It's the same with Alabama in football - whenever Kentucky goes after a basketball player, he instantly becomes a bigger name. The brand is so strong that it validates the player, even though it doesn't necessarily mean they are up to the standard that Cal has set for his teams. If you look at Lamb, Miller and Harrellson's physical profiles and college stats, there's nothing that screams they had to be drafted. If they were playing on an average NCAA team, they might never have gotten a chance at the next level. You can just look at how much publicity Miller and Harrellson were getting when they were playing for Billy Gillespie - basically nothing.

My guess is a lot of the same thing happened in 2014 - if the Harrison twins and James Young weren't playing for Kentucky, I'm not sure they would be all that highly regarded. They didn't do anything that impressive last season. If you don't believe me, check their stats. When you look at that 2014 team in 2017-2018, I would not be surprised if it ends up being Julius Randle, Willie Cauley-Stein and a bunch of guys. Because Cal was coaching them, though, everyone was acting like they were the Fab Five re-incarnated.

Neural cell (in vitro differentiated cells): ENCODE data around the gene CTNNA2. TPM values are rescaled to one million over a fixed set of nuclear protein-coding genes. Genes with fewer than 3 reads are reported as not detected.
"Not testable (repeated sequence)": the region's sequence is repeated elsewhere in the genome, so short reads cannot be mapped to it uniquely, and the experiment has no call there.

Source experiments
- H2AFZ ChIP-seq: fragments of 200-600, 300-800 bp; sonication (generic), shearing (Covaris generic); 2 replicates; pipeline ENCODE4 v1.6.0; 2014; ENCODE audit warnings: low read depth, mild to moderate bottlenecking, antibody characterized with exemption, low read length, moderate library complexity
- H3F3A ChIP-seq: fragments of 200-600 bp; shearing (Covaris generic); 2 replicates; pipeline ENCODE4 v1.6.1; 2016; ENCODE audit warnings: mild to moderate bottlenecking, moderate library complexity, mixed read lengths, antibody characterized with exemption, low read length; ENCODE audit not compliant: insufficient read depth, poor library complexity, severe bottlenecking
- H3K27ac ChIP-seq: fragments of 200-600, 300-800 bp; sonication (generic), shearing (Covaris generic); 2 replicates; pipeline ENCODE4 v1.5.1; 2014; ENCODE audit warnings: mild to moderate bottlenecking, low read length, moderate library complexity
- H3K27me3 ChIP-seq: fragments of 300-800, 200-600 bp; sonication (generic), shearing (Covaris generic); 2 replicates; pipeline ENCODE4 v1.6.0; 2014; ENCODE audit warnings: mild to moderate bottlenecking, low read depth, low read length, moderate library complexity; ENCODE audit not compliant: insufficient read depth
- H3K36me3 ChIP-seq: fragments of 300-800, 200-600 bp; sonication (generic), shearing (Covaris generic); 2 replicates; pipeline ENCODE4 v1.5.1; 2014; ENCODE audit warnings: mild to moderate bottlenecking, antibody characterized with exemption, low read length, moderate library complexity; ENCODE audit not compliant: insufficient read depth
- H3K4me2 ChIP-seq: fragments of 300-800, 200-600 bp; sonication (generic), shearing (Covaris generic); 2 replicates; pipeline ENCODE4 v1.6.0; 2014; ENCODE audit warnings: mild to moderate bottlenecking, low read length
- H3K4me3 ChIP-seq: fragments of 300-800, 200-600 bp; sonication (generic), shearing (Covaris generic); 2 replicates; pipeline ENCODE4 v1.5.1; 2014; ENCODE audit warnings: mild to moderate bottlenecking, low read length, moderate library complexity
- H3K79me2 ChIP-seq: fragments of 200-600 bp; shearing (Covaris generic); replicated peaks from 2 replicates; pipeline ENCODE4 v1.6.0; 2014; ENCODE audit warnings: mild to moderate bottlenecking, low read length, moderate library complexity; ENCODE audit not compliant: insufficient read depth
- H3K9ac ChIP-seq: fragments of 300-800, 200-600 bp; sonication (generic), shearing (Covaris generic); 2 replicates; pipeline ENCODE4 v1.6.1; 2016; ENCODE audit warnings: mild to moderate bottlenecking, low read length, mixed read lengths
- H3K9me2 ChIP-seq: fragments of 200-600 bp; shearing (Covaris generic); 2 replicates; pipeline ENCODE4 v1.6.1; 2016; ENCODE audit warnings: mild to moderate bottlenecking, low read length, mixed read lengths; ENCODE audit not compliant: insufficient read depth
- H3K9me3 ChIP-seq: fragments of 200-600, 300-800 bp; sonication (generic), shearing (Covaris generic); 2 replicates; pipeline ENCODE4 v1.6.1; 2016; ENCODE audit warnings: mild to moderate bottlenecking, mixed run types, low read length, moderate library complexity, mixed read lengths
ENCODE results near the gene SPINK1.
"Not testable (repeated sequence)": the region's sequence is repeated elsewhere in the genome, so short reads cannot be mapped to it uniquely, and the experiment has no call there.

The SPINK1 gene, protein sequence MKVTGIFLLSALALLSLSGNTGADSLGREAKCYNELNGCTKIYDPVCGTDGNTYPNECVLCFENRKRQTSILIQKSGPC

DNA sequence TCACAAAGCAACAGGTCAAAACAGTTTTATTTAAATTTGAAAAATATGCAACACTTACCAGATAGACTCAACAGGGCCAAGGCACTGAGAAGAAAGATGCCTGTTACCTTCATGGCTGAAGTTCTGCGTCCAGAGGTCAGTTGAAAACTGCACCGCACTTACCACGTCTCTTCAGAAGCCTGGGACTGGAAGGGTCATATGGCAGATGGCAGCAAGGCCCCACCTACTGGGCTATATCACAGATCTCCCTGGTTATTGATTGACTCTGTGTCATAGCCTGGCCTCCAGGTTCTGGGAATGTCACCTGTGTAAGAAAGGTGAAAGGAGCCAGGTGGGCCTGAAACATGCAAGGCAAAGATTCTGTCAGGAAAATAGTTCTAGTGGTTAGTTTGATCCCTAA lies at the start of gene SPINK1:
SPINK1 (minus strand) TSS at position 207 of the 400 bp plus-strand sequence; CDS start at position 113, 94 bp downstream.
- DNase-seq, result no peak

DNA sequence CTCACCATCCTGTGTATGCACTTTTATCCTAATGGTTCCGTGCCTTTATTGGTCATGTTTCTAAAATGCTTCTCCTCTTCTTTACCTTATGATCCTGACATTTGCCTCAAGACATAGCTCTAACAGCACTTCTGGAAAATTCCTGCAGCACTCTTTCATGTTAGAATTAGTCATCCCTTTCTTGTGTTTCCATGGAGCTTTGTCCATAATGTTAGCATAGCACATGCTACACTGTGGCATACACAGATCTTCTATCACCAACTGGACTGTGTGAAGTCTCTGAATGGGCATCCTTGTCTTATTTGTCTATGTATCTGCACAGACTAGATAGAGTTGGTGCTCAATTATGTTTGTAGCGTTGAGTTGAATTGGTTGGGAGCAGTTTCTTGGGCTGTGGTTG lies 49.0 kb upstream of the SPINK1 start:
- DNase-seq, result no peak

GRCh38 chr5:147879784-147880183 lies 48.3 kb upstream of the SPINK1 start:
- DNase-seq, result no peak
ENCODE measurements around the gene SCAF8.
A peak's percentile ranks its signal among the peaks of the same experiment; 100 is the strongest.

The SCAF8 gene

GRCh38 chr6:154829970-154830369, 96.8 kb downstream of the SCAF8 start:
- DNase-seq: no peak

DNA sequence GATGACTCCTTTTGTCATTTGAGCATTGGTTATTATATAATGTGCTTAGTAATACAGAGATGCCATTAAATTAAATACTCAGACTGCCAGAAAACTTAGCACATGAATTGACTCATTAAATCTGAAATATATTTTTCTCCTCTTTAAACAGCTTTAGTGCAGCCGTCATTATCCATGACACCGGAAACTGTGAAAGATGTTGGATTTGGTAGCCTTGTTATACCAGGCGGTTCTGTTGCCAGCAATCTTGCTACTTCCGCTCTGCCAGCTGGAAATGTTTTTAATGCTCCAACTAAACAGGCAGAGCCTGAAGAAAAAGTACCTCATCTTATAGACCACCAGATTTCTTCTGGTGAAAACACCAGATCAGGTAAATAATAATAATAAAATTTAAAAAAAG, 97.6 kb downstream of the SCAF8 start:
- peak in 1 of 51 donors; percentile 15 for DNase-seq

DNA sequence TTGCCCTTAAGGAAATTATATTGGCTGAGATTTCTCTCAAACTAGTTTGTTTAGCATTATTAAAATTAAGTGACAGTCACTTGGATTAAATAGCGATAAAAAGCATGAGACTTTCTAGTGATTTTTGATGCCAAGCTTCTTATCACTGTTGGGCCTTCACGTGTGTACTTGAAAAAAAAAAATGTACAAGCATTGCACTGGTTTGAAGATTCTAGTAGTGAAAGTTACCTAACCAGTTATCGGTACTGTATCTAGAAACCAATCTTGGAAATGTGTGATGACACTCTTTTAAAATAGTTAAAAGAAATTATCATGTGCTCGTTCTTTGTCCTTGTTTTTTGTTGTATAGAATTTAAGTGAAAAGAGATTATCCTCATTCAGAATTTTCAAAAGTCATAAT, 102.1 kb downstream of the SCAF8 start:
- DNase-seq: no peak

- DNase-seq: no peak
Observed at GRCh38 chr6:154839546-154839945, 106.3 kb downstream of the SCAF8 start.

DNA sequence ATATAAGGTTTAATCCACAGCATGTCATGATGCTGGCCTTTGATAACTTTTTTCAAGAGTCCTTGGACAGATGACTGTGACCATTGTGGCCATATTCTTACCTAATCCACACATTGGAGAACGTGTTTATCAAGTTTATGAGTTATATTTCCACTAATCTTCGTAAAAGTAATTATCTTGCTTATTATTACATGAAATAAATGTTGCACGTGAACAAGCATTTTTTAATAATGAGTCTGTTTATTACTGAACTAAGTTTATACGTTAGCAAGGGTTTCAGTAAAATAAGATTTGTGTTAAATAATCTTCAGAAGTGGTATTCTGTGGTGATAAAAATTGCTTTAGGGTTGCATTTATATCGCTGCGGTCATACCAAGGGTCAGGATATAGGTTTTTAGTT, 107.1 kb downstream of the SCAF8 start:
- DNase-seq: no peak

That's the Catch-22 that he has set up for himself in terms of public perception. He gets a ton of stars through Lexington, but not every guy drafted out of Kentucky ends up like Wall, Cousins or Davis. People look at it like he's riding off the success of all these future NBA players when the reality is he's creating a lot of NBA careers for fringe prospects. It's not that Cal won all these games because he had 19 future NBA players - Cal had 19 future NBA players on his roster in large part because he won all those games and did such a great job of selling his program.